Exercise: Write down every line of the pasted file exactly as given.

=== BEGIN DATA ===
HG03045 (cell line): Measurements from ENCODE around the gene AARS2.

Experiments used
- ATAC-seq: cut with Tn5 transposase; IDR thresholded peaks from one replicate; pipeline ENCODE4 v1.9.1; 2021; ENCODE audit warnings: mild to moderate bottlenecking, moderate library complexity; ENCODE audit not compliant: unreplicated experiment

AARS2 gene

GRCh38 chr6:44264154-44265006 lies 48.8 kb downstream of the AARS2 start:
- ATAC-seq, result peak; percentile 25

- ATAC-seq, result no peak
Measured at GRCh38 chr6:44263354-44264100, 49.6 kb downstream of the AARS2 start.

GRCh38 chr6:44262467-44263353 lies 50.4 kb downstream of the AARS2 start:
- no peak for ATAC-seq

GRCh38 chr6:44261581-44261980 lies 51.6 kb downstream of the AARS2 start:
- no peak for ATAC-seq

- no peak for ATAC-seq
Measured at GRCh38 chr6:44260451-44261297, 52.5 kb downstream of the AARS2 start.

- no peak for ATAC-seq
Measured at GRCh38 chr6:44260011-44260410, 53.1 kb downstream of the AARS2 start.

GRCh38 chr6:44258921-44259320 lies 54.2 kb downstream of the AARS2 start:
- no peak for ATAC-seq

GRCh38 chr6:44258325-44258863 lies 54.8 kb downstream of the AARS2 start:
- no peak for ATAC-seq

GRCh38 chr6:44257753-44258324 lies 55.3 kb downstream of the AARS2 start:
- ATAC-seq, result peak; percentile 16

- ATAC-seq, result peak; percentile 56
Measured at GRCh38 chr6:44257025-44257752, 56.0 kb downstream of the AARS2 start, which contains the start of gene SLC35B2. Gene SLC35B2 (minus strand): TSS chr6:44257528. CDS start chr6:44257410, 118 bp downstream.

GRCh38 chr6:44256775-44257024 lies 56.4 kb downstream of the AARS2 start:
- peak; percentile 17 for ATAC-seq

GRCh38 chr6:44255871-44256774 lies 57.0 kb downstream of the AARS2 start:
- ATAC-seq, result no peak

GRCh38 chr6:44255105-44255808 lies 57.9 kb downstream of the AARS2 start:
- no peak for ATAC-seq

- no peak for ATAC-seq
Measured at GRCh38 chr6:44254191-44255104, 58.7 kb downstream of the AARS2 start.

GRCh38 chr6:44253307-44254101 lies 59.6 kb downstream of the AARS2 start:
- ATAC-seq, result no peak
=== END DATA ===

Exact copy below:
HG03045 (cell line): Measurements from ENCODE around the gene AARS2.

Experiments used
- ATAC-seq: cut with Tn5 transposase; IDR thresholded peaks from one replicate; pipeline ENCODE4 v1.9.1; 2021; ENCODE audit warnings: mild to moderate bottlenecking, moderate library complexity; ENCODE audit not compliant: unreplicated experiment

AARS2 gene

GRCh38 chr6:44264154-44265006 lies 48.8 kb downstream of the AARS2 start:
- ATAC-seq, result peak; percentile 25

- ATAC-seq, result no peak
Measured at GRCh38 chr6:44263354-44264100, 49.6 kb downstream of the AARS2 start.

GRCh38 chr6:44262467-44263353 lies 50.4 kb downstream of the AARS2 start:
- no peak for ATAC-seq

GRCh38 chr6:44261581-44261980 lies 51.6 kb downstream of the AARS2 start:
- no peak for ATAC-seq

- no peak for ATAC-seq
Measured at GRCh38 chr6:44260451-44261297, 52.5 kb downstream of the AARS2 start.

- no peak for ATAC-seq
Measured at GRCh38 chr6:44260011-44260410, 53.1 kb downstream of the AARS2 start.

GRCh38 chr6:44258921-44259320 lies 54.2 kb downstream of the AARS2 start:
- no peak for ATAC-seq

GRCh38 chr6:44258325-44258863 lies 54.8 kb downstream of the AARS2 start:
- no peak for ATAC-seq

GRCh38 chr6:44257753-44258324 lies 55.3 kb downstream of the AARS2 start:
- ATAC-seq, result peak; percentile 16

- ATAC-seq, result peak; percentile 56
Measured at GRCh38 chr6:44257025-44257752, 56.0 kb downstream of the AARS2 start, which contains the start of gene SLC35B2. Gene SLC35B2 (minus strand): TSS chr6:44257528. CDS start chr6:44257410, 118 bp downstream.

GRCh38 chr6:44256775-44257024 lies 56.4 kb downstream of the AARS2 start:
- peak; percentile 17 for ATAC-seq

GRCh38 chr6:44255871-44256774 lies 57.0 kb downstream of the AARS2 start:
- ATAC-seq, result no peak

GRCh38 chr6:44255105-44255808 lies 57.9 kb downstream of the AARS2 start:
- no peak for ATAC-seq

- no peak for ATAC-seq
Measured at GRCh38 chr6:44254191-44255104, 58.7 kb downstream of the AARS2 start.

GRCh38 chr6:44253307-44254101 lies 59.6 kb downstream of the AARS2 start:
- ATAC-seq, result no peak